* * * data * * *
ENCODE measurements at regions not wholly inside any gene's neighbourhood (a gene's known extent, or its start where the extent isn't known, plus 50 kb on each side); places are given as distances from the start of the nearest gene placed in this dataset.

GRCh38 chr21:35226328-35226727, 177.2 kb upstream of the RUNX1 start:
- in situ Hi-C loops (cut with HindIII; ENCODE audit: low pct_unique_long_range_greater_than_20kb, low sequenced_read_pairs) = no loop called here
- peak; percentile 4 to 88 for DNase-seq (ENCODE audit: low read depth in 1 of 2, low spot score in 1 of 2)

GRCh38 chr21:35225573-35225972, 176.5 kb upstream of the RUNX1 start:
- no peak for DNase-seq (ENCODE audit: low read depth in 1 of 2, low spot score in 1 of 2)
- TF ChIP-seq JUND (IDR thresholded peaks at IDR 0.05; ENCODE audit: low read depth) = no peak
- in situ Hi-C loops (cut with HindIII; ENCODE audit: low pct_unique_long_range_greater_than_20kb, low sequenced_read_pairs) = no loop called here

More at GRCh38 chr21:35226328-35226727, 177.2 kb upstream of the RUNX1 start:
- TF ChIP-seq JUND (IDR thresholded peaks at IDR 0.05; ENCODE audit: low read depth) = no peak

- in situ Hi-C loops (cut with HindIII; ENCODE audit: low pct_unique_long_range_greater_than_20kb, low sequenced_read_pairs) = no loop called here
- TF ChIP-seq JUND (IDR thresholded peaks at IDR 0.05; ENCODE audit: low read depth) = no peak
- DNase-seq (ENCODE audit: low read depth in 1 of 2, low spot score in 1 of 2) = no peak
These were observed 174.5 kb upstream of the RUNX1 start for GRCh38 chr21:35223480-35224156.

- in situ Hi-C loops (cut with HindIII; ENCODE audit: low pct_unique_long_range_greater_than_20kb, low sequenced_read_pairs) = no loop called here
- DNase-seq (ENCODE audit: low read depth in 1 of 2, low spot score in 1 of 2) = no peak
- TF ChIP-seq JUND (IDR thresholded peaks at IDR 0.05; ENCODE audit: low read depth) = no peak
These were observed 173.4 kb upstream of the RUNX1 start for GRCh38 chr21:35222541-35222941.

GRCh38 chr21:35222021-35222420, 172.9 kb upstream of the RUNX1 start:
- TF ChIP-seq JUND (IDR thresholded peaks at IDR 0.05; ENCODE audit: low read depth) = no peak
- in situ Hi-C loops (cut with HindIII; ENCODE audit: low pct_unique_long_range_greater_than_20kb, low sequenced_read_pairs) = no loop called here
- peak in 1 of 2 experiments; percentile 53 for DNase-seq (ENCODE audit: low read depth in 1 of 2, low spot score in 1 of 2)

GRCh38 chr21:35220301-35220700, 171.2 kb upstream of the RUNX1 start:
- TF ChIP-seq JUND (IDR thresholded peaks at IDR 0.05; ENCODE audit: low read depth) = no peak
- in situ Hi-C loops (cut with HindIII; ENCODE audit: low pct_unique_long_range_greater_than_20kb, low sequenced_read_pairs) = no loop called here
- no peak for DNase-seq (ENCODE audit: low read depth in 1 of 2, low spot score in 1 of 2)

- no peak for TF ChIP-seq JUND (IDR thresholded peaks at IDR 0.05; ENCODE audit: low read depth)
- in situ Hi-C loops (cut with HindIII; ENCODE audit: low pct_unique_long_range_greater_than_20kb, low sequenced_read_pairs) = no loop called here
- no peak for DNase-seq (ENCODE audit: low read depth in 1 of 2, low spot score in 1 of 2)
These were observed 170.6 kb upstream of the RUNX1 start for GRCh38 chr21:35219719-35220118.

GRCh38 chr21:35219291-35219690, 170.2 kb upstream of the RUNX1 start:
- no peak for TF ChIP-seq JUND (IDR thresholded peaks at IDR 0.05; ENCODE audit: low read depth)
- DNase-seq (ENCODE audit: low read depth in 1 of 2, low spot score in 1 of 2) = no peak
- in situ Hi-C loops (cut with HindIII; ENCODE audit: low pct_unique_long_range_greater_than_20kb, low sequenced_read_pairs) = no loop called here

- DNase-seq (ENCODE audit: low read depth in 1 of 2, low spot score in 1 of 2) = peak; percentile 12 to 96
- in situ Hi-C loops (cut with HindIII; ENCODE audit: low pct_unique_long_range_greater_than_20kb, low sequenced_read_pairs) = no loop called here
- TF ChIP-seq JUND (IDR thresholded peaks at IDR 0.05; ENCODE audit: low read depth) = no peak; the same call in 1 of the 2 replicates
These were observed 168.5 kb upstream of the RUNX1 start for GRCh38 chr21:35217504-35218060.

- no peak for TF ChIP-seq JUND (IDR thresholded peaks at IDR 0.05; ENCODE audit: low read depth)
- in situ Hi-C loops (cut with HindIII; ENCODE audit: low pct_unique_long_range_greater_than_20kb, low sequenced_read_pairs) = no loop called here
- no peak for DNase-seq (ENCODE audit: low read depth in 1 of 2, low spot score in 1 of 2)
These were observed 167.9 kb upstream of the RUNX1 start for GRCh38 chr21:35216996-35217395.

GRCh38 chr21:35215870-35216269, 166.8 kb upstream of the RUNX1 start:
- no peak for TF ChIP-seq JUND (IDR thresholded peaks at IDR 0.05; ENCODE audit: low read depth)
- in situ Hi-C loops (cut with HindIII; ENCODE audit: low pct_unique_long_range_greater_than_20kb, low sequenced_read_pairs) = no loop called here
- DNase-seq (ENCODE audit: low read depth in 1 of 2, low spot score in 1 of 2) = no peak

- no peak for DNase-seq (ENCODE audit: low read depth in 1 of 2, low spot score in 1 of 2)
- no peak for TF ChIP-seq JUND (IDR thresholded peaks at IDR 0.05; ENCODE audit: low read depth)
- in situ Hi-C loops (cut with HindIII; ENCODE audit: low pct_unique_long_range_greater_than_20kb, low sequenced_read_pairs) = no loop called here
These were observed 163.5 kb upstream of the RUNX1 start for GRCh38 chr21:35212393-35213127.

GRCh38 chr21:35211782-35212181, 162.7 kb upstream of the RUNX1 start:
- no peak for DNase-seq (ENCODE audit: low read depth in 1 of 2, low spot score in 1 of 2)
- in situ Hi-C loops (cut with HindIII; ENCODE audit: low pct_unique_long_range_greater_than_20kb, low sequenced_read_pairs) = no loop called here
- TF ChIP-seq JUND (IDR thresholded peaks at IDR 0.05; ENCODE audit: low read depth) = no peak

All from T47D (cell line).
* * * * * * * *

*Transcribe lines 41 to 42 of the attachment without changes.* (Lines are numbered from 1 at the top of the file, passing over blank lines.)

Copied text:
- no peak for DNase-seq (ENCODE audit: low read depth in 1 of 2, low spot score in 1 of 2)
These were observed 167.9 kb upstream of the RUNX1 start for GRCh38 chr21:35216996-35217395.